Where’s the love for bootstrapped companies?

Just finished reading a WSJ article about 50 high-potential, venture-backed firms.  Good article and good companies.  However, this got me thinking: Why this focus on venture-backed firms?  If an entrepreneur has no other options, then funding from a venture source is obviously fantastic.  But it comes with a huge price.

Bottom line, the original entrepreneur team that works with a venture group ends up with 10% or less of the company they founded. While their ownership is shaved down with each new tier of financing, their control over the vision and day-to-day management of their company is similarly curtailed. More and more, the management team (vetted and installed by their VC backers) focuses on meeting investor-driven goals that are centered on sheer dollars rather than strategy or vision.

There are obviously many more detailed arguments, both pro and con, concerning venture firms. But it seems to me that a lot of people look at venture backing as a substitute for their own due diligence: “If a venture firm has decided to invest, they must be good company/have a good idea!” And this is the gist of my issue with the article mentioned above — where are the garlands for the American heroes who bootstrap their companies?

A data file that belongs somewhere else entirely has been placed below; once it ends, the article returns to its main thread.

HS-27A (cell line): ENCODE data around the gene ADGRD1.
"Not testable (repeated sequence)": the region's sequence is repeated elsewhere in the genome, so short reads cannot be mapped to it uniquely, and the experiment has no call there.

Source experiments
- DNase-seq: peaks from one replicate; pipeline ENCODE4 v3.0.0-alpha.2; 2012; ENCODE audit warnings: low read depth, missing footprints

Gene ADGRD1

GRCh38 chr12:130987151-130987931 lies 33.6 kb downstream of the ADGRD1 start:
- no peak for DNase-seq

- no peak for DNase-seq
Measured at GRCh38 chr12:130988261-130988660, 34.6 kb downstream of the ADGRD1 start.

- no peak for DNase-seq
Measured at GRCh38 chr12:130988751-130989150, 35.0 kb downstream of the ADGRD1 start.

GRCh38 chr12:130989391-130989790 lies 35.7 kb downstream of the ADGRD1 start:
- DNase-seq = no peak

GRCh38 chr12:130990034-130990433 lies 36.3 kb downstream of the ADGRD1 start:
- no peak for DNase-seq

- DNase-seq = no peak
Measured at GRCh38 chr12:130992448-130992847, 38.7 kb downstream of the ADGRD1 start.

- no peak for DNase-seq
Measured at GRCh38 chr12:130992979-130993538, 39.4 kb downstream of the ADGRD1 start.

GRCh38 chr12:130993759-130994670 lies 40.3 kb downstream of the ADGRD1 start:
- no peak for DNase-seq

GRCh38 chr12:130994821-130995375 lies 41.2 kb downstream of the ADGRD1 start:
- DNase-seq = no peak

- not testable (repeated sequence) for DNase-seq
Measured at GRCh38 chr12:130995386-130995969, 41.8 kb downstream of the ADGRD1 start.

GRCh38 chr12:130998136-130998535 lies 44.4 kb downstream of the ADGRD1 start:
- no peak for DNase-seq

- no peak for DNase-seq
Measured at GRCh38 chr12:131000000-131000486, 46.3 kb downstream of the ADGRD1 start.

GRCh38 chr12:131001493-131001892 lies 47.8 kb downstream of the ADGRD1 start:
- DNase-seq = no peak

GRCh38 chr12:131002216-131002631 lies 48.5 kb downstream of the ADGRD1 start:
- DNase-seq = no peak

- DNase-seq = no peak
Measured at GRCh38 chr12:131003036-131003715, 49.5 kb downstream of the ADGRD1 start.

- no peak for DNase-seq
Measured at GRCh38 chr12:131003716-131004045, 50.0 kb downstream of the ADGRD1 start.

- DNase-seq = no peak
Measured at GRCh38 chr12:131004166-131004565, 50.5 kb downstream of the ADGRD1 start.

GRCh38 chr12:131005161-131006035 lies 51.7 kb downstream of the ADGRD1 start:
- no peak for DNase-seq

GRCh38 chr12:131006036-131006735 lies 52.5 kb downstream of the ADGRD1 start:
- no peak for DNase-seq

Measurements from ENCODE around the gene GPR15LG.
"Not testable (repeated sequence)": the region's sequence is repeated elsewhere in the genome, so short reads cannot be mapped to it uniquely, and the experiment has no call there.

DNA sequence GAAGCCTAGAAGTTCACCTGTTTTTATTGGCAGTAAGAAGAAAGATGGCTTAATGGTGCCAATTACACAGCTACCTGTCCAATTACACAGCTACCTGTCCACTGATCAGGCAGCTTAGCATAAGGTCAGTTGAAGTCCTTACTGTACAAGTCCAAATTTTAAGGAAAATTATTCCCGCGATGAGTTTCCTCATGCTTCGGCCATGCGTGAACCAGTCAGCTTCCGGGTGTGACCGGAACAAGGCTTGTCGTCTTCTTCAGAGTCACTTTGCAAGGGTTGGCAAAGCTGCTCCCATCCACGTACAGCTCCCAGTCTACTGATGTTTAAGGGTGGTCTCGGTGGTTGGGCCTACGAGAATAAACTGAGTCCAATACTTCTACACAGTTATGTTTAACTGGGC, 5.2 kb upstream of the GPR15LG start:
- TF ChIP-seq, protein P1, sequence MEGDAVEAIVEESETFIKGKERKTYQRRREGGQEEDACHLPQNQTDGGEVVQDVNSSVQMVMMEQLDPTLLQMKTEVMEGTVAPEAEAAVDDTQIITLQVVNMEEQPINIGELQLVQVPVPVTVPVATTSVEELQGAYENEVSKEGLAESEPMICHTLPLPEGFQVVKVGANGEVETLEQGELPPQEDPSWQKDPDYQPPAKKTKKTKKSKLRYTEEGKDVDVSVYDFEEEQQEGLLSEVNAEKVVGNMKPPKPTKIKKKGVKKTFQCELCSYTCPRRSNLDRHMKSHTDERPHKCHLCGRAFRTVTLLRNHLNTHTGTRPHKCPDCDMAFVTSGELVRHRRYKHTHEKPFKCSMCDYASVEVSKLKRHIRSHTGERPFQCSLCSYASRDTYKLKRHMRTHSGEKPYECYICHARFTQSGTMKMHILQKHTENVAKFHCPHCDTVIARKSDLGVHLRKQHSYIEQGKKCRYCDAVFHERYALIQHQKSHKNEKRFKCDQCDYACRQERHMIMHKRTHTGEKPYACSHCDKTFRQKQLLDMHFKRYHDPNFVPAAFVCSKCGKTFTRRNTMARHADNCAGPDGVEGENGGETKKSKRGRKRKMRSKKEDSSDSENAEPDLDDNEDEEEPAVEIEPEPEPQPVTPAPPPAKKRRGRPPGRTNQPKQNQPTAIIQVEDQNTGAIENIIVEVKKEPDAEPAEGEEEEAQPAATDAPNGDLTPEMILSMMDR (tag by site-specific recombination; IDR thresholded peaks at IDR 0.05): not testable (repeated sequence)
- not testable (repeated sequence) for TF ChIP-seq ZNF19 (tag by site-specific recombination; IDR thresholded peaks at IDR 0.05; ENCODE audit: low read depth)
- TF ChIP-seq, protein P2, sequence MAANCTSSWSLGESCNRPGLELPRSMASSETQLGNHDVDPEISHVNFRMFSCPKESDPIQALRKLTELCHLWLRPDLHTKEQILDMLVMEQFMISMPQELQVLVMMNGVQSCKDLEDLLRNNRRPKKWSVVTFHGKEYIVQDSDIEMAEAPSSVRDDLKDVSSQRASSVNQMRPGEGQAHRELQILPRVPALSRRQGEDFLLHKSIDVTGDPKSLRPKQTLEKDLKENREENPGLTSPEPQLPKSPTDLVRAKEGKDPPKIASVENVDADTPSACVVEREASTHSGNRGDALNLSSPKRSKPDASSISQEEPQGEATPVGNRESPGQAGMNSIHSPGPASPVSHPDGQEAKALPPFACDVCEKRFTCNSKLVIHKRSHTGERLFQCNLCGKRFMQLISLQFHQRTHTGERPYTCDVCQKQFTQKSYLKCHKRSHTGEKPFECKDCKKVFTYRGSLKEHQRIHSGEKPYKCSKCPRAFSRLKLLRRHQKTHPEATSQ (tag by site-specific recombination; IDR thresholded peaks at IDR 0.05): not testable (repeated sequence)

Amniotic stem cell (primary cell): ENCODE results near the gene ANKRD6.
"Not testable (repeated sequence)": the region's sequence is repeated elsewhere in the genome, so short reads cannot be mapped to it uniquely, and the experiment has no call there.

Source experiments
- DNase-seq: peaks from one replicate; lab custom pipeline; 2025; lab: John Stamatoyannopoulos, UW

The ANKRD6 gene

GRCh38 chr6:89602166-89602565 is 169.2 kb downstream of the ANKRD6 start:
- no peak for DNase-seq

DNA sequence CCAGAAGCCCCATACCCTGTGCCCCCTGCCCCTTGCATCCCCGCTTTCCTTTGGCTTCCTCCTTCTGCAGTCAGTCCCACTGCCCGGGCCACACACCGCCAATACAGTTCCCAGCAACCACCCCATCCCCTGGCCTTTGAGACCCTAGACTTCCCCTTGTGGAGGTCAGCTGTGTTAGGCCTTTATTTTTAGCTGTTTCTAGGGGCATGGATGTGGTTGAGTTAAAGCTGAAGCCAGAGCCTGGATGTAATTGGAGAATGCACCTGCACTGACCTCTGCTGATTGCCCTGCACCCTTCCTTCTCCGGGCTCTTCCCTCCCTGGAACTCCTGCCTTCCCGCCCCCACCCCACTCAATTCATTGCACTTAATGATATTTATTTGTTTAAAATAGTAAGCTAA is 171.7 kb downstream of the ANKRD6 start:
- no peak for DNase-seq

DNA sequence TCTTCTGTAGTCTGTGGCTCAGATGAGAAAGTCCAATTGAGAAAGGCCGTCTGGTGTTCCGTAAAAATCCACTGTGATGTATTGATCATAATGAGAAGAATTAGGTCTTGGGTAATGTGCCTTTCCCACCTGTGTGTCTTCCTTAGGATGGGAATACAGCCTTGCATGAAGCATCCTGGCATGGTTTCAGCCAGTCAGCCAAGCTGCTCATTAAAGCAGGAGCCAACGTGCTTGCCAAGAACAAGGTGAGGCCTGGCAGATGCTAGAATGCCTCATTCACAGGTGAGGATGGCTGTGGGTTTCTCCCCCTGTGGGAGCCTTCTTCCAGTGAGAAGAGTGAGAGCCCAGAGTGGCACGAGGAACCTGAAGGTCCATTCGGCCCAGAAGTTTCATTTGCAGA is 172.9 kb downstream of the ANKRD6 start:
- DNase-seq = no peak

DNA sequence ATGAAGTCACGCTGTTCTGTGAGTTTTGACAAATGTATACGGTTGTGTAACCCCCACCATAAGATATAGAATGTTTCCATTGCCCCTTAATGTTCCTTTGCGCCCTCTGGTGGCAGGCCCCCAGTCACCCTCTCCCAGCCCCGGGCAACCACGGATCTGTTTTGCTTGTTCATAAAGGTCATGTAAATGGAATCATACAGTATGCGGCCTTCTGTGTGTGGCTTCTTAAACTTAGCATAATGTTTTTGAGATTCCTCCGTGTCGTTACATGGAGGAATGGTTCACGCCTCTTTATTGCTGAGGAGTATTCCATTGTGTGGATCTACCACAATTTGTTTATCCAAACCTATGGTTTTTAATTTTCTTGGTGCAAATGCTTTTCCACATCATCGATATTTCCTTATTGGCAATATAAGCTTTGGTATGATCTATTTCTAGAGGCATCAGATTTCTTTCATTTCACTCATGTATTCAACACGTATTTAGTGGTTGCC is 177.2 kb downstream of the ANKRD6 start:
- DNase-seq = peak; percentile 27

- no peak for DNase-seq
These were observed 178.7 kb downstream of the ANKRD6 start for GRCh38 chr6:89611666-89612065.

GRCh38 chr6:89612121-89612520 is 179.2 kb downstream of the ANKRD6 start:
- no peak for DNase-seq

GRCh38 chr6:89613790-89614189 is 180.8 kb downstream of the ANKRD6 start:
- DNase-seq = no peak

Here is the difference between venture-backed companies and bootstrap entrepreneurs: bootstrappers believe so much in what they are doing, that they will risk everything — kids’ college funds, the homes they live in, their retirement funds — to make it happen. Their belief is strong enough that they won’t risk being compromised by short-term financial pressure applied by VCs whose only eye is on the quickest ROI possible. Bootstrappers forgo quick returns and make sure that their customers have provable results that corroborate their own wild convictions. They believe so much in what they’re building, they’re not going to dilute the eventual reward by giving it away to money people.

As you look at the future of demand planning, supply chain management and forecasting, keep your focus wide enough so that you’re seeing more than features, functionality, and dollar signs. Also look for the companies who shun venture capital and make it work because they know they’re creating huge value for their customers — and will do anything to nurture that value.